I love the matching game idea!!

Riceball_Mommy
08-20-2010, 07:43 PM
Thanks all for the feedback. My instinct was to do them at the same time, but the Kumon books seem to be set up for uppercase first then lowercase, and after asking a few people I was just even more confused.
We did a version of that matching game today. I read about a game where you write upper and lowercase letters with sidewalk chalk on the ground. You stand on one letter and say it then the other person runs to the matching letter. We already have letter cards so I might do a matching game with those though.
I think I'll do more review with lowercase letters now though with flash cards. I haven't been using those as much as the uppercase ones. The game should be an easy fun way to implement a review though.

Busygoddess
08-22-2010, 08:41 PM
It depends on if you're talking about letter recognition or writing the letters. If you're talking letter recognition, I always did both at the same time, playing fun games with letter cards (memory, matching, etc.). When it comes to writing, though, it's different. They usually teach writing capital first, because they're easier to write. As Jana pointed out, the capital letters are generally taught in a specific order - easiest to hardest. Lower case letters are taught later, when the child's fine motor skills are more developed.

Riceball_Mommy
08-22-2010, 09:01 PM
It depends on if you're talking about letter recognition or writing the letters. If you're talking letter recognition, I always did both at the same time, playing fun games with letter cards (memory, matching, etc.). When it comes to writing, though, it's different. They usually teach writing capital first, because they're easier to write. As Jana pointed out, the capital letters are generally taught in a specific order - easiest to hardest. Lower case letters are taught later, when the child's fine motor skills are more developed.

Thanks for your help, Calvert is presenting them both at the same time (kind of writing and recognition). I've been covering both but doing more focus on the writing for the capital letters. I think she needs more practice just in recognition for both and she's been doing some letter review with Star Fall and they cover both upper and lowercase. I'll still hold off on the lowercase workbook though, and just focus on the recognition.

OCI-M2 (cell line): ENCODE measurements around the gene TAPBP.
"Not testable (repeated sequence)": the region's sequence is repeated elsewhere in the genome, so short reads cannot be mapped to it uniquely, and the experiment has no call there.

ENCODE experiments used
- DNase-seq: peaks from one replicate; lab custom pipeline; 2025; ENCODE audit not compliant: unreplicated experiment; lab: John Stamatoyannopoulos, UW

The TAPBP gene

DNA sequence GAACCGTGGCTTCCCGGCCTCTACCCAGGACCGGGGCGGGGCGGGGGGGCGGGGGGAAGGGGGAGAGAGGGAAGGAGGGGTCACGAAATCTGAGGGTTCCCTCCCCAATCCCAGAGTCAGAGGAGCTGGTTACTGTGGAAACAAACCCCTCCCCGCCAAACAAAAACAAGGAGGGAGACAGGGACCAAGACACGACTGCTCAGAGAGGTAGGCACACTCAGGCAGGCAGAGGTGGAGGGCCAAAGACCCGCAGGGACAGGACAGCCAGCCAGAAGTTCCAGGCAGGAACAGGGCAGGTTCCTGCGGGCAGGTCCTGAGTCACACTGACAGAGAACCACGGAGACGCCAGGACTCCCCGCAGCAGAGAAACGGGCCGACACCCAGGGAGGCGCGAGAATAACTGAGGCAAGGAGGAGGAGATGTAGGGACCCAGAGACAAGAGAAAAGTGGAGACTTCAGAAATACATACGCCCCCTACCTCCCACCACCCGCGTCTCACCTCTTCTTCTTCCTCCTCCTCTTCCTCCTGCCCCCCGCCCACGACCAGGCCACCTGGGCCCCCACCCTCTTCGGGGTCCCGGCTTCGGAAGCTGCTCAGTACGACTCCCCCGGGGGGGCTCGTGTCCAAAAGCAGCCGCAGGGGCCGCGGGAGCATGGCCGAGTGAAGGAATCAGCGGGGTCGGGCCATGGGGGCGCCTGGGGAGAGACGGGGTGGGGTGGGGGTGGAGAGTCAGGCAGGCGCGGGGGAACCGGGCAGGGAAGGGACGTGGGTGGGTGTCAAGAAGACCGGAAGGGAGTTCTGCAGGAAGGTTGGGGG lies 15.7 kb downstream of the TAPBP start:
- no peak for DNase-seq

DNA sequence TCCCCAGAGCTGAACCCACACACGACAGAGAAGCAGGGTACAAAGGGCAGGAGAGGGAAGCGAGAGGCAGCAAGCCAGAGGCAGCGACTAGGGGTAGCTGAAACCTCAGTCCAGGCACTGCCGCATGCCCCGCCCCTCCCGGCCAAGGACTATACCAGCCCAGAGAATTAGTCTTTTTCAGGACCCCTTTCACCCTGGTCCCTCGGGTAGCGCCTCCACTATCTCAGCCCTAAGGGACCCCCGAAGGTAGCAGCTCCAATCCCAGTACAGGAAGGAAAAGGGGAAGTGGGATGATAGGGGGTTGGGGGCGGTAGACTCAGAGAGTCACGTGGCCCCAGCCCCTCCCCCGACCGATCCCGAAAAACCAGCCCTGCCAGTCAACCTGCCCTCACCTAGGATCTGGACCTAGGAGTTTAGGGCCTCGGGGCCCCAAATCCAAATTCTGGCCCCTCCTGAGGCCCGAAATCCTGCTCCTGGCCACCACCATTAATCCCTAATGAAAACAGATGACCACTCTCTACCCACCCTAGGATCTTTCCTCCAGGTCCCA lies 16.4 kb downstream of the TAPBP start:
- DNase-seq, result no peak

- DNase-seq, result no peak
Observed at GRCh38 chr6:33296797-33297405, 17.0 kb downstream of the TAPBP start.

Fiddler
08-22-2010, 09:16 PM
There are some great Montessori-like materials where the student has to attach a clothespin matching a lowercase letter with an uppercase one. Not only does your child learn which letters go together, but s/he gets great practice strengthening that pincer grip--so necessary for writing!

Here's where I found the pdfs: http://sunflowerschoolhouse.com/thebeehive/clothes-peg-alphabet-volume-3/

Warning: site is decidedly NOT secular, though many if not most of the free pdfs are.

laundrycrisis
08-23-2010, 07:48 AM
I do lower case first, in the order of most frequent use (I used The Reading Lesson for this). Upper case letters are rarely used. I want them to learn to read and write lower case until those are easy for them, then upper case later.

Kylie
08-24-2010, 07:58 AM
I would tend to steer to the side of both. To me it just makes sense to do them togetehr rather than have to go back and start again. For my daughter lower case letters are still a struggle though so really only writes in upper case. Probably one of the reasons most programs start with upper, easier for little fingers. I think if the child can handle the lower case font then I personally would do both at once.

BackLitLeo
08-26-2010, 12:23 PM
DD learned most of it on her own, but she started with upper case. It would make sense to teach lower case first, as it is used more often, but upper case was easier for her to write.